Point Lookout: a free weekly publication of Chaco Canyon Consulting
Volume 1, Issue 51;   December 19, 2001: Are You Changing Tactics or Moving the Goal Posts?

Are You Changing Tactics or Moving the Goal Posts?

by

When we make a mid-course correction in a project, we're usually responding to a newly uncovered difficulty that requires a change in tactics. Sometimes, we can't resist the temptation to change the goals of the project at the same time. And that can be a big mistake.

When we change our minds about the goals of a project, delays often result. Changing goals can cause delays even when the changes narrow the scope of the project. Why do we make so many major changes so late in development? Two possible reasons are that some goal changes seem smaller than they really are, while other goal changes masquerade as changes in tactics.

Some goal changes seem smaller than they really are
Moving the goal postsImagine that you're an office tower developer, and that your 188-story building in Singapore has in place about 80 stories of steel, 60 stories of concrete floors, and 40 stories of glass skin. One thing that won't be on the agenda of a status review meeting is switching to a different steel alloy for floors 1 through 50.
No one would consider changing something so basic so late in the project. Yet, in product development in other industries, this sort of thing happens maddeningly often. When schedules slip and budgets overrun, our first instinct — too often — is to change the design.
Using computers for new product development is one source of this problem. Whether the product is software, integrated circuits, or even legislation, products developed with software tools don't exist physically until development is fairly advanced. When we're building a skyscraper, the physical form of the building itself helps us see the folly of many proposed changes, but products developed using software tools often lack physical form. Because of this "software effect" we feel free to move the goal posts.
Some goal changes masquerade as changes in tactics
When the workpiece
isn't physical, but is
instead represented in
software, it often
seems more malleable
than it really is
Proximity to the troubles of the status quo lets us see the necessity of a change, but it also distorts our view of it. People who propose changes are usually very familiar with the reasons for the change, and very likely to see clearly — or be affected by — the consequences of not making the change. To the proposer, the change is necessary and merely tactical, while everyone else can see clearly that it's a change in goal.
Every project goes through changes, and we must learn to limit them. Too often, my change is a needed correction, while your change is needless feature-mongering. When a debate about a change has taken this form, it's possible that both sides are right — there is a real need to change tactics, but the change proposed to address that need is more than tactical.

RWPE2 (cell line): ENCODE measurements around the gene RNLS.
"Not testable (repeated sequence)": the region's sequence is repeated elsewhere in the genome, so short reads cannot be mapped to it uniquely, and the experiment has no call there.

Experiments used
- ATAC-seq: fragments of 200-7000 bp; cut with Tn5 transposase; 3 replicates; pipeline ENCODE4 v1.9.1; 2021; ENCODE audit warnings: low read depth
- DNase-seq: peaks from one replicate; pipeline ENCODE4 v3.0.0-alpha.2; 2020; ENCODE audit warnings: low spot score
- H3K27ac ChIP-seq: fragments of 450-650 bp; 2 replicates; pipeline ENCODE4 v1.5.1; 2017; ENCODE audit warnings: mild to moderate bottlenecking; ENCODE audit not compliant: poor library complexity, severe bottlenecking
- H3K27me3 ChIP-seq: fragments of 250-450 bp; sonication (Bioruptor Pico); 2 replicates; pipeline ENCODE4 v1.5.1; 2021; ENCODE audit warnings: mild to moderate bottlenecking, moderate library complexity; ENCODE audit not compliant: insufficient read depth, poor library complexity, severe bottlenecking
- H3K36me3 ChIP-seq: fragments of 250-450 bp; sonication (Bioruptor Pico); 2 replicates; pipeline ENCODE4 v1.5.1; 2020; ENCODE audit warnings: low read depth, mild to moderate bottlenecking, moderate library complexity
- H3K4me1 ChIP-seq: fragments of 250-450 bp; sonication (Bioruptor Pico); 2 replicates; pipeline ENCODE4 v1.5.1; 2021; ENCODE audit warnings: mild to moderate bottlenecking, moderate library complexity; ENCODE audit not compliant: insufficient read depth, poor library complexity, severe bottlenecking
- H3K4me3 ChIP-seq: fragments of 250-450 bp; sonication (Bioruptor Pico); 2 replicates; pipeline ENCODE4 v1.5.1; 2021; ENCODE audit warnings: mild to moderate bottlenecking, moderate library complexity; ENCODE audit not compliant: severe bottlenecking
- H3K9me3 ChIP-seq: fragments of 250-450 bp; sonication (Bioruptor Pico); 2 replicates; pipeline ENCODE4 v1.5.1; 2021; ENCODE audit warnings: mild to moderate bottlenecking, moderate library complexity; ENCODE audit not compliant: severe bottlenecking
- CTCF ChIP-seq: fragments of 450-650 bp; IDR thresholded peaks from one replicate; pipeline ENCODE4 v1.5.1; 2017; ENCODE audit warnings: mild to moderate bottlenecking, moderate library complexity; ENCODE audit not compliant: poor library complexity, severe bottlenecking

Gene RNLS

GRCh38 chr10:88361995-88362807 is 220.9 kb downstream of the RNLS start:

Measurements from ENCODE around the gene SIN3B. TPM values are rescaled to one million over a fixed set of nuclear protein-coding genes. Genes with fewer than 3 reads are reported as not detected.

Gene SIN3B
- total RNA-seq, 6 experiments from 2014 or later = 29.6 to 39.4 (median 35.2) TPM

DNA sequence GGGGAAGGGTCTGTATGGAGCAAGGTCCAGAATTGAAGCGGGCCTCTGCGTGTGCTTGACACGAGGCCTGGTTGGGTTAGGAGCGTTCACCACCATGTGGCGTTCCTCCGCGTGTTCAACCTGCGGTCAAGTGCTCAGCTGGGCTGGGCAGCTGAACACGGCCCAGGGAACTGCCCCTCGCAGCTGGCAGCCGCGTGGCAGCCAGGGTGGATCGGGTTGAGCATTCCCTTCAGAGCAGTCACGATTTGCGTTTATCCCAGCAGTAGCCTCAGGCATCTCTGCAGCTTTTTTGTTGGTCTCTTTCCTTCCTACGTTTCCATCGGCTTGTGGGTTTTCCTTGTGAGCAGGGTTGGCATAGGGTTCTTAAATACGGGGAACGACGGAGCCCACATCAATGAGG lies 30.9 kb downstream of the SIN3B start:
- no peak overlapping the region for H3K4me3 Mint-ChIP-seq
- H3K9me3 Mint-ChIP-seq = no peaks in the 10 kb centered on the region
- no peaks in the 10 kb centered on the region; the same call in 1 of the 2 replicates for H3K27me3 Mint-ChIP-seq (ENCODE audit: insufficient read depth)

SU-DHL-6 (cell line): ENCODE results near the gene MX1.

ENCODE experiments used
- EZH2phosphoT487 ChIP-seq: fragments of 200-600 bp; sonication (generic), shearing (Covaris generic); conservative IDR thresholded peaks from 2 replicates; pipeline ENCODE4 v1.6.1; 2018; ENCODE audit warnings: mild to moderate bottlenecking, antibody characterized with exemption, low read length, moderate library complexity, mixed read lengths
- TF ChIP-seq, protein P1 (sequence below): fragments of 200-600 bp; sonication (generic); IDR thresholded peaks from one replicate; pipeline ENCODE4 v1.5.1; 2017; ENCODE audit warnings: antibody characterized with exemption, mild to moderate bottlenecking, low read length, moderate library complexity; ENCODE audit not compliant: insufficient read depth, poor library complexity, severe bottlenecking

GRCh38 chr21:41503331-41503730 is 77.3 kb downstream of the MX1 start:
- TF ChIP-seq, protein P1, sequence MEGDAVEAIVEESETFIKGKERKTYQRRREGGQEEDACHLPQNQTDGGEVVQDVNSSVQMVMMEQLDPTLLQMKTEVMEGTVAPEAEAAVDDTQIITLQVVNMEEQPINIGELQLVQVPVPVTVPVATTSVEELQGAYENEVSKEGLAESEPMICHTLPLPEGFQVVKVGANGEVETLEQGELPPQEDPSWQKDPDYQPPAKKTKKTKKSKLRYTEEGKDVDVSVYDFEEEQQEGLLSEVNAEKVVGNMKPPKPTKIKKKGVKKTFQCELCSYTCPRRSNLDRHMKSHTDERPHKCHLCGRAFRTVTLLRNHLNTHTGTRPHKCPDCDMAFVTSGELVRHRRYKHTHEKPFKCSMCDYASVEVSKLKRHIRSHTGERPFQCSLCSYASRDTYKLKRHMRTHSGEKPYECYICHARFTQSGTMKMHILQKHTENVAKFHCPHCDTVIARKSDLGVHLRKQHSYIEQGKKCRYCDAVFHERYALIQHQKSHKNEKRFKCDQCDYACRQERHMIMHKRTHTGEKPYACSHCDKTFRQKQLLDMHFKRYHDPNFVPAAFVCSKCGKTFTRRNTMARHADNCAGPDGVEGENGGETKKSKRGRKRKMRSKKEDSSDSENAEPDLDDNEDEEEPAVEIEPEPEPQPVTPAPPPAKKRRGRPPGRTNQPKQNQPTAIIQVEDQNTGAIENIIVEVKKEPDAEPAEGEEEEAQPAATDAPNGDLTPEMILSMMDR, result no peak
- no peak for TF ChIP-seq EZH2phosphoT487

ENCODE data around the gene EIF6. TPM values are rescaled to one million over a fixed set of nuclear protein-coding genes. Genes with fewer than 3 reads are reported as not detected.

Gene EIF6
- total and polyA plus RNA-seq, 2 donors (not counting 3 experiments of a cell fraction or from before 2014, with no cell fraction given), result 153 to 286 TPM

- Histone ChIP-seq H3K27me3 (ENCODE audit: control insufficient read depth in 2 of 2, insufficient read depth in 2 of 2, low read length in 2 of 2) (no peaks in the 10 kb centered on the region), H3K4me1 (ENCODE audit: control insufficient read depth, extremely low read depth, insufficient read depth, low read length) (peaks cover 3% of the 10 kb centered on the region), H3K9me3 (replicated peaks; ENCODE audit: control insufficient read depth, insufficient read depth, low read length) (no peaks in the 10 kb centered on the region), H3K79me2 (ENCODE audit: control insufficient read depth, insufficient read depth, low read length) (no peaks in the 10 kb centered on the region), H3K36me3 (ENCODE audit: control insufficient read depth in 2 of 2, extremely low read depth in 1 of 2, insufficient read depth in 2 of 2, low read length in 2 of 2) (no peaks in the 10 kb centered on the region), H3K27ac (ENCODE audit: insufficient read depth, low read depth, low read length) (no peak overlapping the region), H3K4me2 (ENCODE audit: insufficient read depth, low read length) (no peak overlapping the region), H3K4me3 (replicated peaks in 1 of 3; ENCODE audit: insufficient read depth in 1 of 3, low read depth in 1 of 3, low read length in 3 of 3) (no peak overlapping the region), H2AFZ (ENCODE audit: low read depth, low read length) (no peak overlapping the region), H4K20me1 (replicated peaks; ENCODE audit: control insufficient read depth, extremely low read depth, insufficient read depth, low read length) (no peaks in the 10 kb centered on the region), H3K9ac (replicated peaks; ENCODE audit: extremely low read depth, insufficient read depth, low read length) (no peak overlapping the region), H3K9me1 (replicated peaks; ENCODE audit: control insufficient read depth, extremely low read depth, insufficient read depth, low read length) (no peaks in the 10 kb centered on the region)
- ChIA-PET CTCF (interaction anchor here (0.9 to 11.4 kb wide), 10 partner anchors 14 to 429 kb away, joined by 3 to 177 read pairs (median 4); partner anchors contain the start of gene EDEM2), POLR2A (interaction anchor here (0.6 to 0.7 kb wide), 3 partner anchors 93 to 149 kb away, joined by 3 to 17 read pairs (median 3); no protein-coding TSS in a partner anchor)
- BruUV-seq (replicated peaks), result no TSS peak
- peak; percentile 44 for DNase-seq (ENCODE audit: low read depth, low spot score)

So if you're about to propose a change, ask yourself: Am I actually moving the goal posts — are my perceptions affected by the "software effect?" And if the change is tactical: "Is it only tactical, or is it a change of goal too?" Go to top Top  Next issue: Keep a Not-To-Do List  Next Issue

52 Tips for Leaders of Project-Oriented OrganizationsAre your projects always (or almost always) late and over budget? Are your project teams plagued by turnover, burnout, and high defect rates? Turn your culture around. Read 52 Tips for Leaders of Project-Oriented Organizations, filled with tips and techniques for organizational leaders. Order Now!

Your comments are welcome

Would you like to see your comments posted here? rbreniFPtUuiKcrXqOpwqner@ChacUIYlurOPGWGBCoWkoCanyon.comSend me your comments by email, or by Web form.

About Point Lookout

Thank you for reading this article. I hope you enjoyed it and found it useful, and that you'll consider recommending it to a friend.

Point Lookout is a free weekly email newsletter. Browse the archive of past issues. Subscribe for free.

Support Point Lookout by joining the Friends of Point Lookout, as an individual or as an organization.

Do you face a complex interpersonal situation? Send it in, anonymously if you like, and I'll give you my two cents.

Related articles

More articles on Project Management:

Chocolate chip cookiesNine Project Management Fallacies: II
Some of what we "know" about managing projects just isn't so. Identifying the fallacies of project management reduces risk and enhances your ability to complete projects successfully.
An artist's conception of a planetary accretion diskWhy Scope Expands: II
The scope of an effort underway tends to expand over time. Why do scopes not contract just as often? One cause might be cognitive biases that make us more receptive to expansion than contraction.
Three simple carabinersTeam Risks
Working in teams is necessary in most modern collaborations, but teamwork does carry risks. Here are some risks worth mitigating.
A view from the false summit of the Manitou incline in ColoradoFalse Summits: I
Mountaineers often experience "false summits," when just as they thought they were nearing the summit, it turns out that there is much more climbing to do. So it is in project work.
FlamesHow to Get Out of Firefighting Mode: II
We know we're in firefighting mode when a new urgent problem disrupts our work on another urgent problem, and the new problem makes it impossible to use the solution we thought we had for some third problem we were also working on. Here's Part II of a set of suggestions for getting out of firefighting mode.